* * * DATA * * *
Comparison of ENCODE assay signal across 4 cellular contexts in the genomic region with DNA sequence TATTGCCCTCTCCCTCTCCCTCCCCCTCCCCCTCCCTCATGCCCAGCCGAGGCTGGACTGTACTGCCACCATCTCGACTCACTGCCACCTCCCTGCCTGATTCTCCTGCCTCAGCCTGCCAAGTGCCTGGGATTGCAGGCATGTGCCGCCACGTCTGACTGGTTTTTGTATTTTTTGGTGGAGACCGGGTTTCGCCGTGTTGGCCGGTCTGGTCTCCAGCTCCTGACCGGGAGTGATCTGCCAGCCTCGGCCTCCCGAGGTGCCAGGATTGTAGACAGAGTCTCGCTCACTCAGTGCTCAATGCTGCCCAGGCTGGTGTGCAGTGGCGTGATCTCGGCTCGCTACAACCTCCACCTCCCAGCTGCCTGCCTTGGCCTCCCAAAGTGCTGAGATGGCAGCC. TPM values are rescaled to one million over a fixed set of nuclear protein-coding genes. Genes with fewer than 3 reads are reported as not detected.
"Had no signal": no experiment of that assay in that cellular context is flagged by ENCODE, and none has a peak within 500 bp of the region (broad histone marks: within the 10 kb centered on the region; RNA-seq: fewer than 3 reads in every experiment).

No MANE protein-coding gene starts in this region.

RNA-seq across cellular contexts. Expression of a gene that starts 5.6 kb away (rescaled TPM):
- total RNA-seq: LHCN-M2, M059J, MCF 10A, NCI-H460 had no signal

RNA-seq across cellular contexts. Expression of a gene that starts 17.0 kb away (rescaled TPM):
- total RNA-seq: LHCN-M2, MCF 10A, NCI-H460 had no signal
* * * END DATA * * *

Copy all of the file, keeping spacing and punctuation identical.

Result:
Comparison of ENCODE assay signal across 4 cellular contexts in the genomic region with DNA sequence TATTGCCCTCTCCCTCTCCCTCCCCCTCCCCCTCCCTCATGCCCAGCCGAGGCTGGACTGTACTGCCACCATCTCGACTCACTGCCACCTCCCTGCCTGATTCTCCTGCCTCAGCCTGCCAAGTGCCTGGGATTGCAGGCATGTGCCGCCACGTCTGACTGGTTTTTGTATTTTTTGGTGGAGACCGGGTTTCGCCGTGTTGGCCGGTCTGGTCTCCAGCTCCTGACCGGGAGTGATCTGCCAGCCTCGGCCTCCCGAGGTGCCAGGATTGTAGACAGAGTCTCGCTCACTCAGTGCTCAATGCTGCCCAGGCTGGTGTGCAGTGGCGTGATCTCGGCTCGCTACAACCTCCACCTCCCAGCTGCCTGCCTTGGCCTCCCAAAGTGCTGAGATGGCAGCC. TPM values are rescaled to one million over a fixed set of nuclear protein-coding genes. Genes with fewer than 3 reads are reported as not detected.
"Had no signal": no experiment of that assay in that cellular context is flagged by ENCODE, and none has a peak within 500 bp of the region (broad histone marks: within the 10 kb centered on the region; RNA-seq: fewer than 3 reads in every experiment).

No MANE protein-coding gene starts in this region.

RNA-seq across cellular contexts. Expression of a gene that starts 5.6 kb away (rescaled TPM):
- total RNA-seq: LHCN-M2, M059J, MCF 10A, NCI-H460 had no signal

RNA-seq across cellular contexts. Expression of a gene that starts 17.0 kb away (rescaled TPM):
- total RNA-seq: LHCN-M2, MCF 10A, NCI-H460 had no signal